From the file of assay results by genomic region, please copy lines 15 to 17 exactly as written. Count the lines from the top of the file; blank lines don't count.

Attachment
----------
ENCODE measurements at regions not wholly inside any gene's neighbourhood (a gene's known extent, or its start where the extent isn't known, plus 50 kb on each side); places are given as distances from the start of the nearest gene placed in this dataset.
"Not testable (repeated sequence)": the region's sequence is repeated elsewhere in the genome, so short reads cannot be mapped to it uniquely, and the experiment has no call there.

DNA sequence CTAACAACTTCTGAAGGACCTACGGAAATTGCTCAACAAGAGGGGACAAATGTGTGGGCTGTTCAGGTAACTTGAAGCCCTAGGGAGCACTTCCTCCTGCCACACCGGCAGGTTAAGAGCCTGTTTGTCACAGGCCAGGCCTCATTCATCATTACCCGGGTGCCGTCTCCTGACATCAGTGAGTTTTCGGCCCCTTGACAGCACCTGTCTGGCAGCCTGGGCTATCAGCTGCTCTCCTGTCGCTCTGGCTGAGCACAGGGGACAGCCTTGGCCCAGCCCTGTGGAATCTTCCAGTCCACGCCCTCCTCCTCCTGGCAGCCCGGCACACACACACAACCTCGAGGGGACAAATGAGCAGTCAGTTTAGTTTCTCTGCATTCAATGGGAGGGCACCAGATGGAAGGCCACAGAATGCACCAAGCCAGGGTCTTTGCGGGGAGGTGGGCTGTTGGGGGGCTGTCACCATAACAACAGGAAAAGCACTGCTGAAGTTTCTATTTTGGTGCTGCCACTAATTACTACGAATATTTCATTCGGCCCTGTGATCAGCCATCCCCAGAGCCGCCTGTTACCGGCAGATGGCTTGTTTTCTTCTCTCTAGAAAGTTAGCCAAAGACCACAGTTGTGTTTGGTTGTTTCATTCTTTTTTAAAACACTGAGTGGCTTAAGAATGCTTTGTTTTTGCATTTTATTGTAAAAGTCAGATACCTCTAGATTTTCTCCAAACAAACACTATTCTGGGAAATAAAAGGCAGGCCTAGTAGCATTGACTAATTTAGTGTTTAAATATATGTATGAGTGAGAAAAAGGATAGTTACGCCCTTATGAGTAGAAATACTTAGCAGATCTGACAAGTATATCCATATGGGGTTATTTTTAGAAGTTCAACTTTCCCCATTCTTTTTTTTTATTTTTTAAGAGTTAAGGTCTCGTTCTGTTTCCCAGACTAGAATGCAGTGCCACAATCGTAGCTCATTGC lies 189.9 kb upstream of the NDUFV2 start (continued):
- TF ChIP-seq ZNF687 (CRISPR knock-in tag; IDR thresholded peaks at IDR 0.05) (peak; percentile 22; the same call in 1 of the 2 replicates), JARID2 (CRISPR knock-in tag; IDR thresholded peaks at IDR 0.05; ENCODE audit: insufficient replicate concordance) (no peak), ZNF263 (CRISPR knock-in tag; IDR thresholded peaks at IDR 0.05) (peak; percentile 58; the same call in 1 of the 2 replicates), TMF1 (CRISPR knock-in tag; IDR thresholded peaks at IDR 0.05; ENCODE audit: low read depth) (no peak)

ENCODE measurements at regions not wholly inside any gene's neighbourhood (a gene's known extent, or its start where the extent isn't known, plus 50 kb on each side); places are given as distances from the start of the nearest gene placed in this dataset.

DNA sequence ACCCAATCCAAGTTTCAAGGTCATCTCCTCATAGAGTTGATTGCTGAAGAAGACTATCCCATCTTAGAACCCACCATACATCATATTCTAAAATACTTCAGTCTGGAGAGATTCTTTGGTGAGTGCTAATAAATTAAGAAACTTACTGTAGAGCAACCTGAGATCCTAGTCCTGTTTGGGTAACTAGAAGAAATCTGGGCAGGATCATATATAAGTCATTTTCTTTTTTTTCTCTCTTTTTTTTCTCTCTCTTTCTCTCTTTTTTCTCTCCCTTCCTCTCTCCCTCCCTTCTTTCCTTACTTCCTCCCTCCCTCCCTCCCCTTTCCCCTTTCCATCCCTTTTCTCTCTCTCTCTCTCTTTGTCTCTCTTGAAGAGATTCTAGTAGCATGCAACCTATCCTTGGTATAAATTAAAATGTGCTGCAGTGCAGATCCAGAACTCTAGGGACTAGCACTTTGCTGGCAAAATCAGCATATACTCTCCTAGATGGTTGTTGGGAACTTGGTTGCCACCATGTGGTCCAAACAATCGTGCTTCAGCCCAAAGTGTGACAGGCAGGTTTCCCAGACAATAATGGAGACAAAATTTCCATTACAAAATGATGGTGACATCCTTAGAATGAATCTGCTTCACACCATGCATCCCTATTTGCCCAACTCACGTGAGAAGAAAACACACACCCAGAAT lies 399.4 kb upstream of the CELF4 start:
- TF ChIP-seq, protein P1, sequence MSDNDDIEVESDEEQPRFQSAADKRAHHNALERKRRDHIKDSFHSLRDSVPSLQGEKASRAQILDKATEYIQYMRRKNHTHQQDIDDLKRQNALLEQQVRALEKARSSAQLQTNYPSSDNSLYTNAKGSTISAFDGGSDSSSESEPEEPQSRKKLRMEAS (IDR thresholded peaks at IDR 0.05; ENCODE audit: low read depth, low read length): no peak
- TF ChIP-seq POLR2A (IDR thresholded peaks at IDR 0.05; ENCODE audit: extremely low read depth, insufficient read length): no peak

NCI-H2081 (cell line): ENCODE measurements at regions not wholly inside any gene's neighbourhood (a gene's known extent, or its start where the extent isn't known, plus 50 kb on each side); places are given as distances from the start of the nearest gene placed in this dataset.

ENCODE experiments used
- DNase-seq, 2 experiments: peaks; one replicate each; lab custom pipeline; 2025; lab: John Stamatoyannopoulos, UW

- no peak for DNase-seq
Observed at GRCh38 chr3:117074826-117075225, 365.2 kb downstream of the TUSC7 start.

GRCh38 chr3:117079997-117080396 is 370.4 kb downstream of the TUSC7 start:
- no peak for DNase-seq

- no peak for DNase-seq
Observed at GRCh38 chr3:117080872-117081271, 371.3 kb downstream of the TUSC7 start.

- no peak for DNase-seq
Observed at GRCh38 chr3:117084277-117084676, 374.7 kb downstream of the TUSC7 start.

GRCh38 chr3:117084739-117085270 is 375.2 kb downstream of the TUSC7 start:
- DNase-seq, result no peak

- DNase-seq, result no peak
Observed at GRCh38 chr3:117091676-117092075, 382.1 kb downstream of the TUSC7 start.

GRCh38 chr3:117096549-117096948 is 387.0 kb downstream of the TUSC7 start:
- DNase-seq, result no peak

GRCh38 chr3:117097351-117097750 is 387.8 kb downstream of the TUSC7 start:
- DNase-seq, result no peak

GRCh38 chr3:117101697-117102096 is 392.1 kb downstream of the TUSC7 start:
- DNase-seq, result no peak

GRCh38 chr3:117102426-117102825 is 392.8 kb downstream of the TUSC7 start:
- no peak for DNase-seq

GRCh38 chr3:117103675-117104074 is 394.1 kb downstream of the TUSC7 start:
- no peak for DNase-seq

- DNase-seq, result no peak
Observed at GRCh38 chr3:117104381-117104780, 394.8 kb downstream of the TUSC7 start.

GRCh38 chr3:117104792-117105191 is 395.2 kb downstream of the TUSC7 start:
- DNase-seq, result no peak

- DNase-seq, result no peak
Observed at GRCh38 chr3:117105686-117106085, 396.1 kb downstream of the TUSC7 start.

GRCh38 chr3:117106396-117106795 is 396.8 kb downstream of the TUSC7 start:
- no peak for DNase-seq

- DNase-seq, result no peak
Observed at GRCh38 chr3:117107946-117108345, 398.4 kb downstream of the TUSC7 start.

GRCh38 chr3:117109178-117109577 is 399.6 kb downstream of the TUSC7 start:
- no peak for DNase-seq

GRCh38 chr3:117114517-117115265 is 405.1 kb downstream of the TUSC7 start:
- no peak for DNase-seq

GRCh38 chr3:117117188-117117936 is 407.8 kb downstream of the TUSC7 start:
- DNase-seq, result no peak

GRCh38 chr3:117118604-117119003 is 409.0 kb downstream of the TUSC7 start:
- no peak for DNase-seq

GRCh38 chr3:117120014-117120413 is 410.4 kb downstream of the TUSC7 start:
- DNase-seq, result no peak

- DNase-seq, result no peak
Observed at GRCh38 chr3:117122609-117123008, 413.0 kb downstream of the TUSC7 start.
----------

- no peak for DNase-seq

- no peak for DNase-seq
Observed at GRCh38 chr3:117080872-117081271, 371.3 kb downstream of the TUSC7 start.